The maid's uniform consists of three print gowns, with a gingham apron for morning wear, and for afternoons a white apron with white collar or kerchief and cuffs, cap, or whatever additional touches her mistress may prefer. The maid usually buys her own gowns, while her mistress provides the accessories, which remain her property when the maid leaves. The afternoon dress of one week becomes the morning dress of the following. Black is frequently adopted for afternoon wear, but whatever the dress, insist upon its being washable; woolens absorb odors and perspiration and in time make not only her person but her room offensive. Issue an edict against frowzy pompadours and "frizzes," pointing out the necessity for having smooth, neat hair, particularly in the kitchen. Require her to bathe regularly. The question of allowing the maid to use the bathroom must be settled individually. If she is careful about cleaning the tub and leaving things in good order, there seems to be no reason why she, who so needs them, should be deprived of advantages for cleanliness which the rest of us enjoy. "Standing on one foot in a slippery washbowl," footbath, or even larger tub, is a poor substitute. Instruct her about arranging her clothing at night so it will air. You may even find, if she is a just-over foreigner, that you will have to introduce her to the nightdress - such things have happened - explaining to her the undesirability of sleeping in underclothing which she has worn all day.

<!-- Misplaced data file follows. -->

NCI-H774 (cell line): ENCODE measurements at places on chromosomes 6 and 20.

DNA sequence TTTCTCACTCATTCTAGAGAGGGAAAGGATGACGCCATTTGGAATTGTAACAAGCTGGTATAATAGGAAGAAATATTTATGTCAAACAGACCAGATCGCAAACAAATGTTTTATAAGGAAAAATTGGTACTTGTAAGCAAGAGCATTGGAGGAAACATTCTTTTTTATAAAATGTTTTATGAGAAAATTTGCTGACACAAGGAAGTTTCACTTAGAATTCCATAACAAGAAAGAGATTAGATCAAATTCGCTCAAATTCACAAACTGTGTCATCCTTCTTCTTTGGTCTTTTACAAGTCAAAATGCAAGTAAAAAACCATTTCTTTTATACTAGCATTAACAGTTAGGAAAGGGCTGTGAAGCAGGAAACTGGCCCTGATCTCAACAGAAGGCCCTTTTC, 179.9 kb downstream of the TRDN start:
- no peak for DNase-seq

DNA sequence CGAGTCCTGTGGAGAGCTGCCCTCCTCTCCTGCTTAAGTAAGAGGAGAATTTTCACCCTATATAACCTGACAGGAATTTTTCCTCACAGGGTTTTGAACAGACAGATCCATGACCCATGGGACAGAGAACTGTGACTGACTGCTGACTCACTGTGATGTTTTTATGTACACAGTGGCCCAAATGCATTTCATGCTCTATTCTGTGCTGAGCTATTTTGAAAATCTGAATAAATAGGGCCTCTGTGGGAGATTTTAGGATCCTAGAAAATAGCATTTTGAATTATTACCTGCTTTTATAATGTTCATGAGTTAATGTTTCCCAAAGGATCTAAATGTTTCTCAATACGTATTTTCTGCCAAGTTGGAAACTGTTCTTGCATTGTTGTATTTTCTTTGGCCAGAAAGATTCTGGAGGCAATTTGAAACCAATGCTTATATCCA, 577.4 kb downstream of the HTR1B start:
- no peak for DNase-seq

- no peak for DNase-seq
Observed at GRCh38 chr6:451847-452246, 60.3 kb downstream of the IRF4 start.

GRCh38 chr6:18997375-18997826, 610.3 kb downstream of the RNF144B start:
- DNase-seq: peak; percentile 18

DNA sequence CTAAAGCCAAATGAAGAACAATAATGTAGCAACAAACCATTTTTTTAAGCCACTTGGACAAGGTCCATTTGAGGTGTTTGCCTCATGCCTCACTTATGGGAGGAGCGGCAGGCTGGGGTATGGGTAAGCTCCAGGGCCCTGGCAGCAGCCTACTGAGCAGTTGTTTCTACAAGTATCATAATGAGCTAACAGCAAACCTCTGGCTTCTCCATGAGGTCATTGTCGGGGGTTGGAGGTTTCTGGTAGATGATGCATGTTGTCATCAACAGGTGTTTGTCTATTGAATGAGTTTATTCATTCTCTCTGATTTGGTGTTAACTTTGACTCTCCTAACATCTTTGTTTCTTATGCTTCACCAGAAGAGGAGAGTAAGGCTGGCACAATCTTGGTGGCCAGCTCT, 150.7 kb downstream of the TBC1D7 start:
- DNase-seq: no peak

If a girl is habitually careless about handling the dishes, and breaks, nicks, and cracks result, hold her responsible and deduct from her wages what you consider a fair equivalent for the loss. Such a course is astonishingly curative sometimes. The painstaking, careful girl seldom injures anything, and the occasional accident may be overlooked. Before your new maid arrives write out an itemized list of all crockery, silver, glass, and table linen which are to be in constant use, designating those which are defaced in any way, and go over it with her every week, holding her responsible for any damaged or missing articles.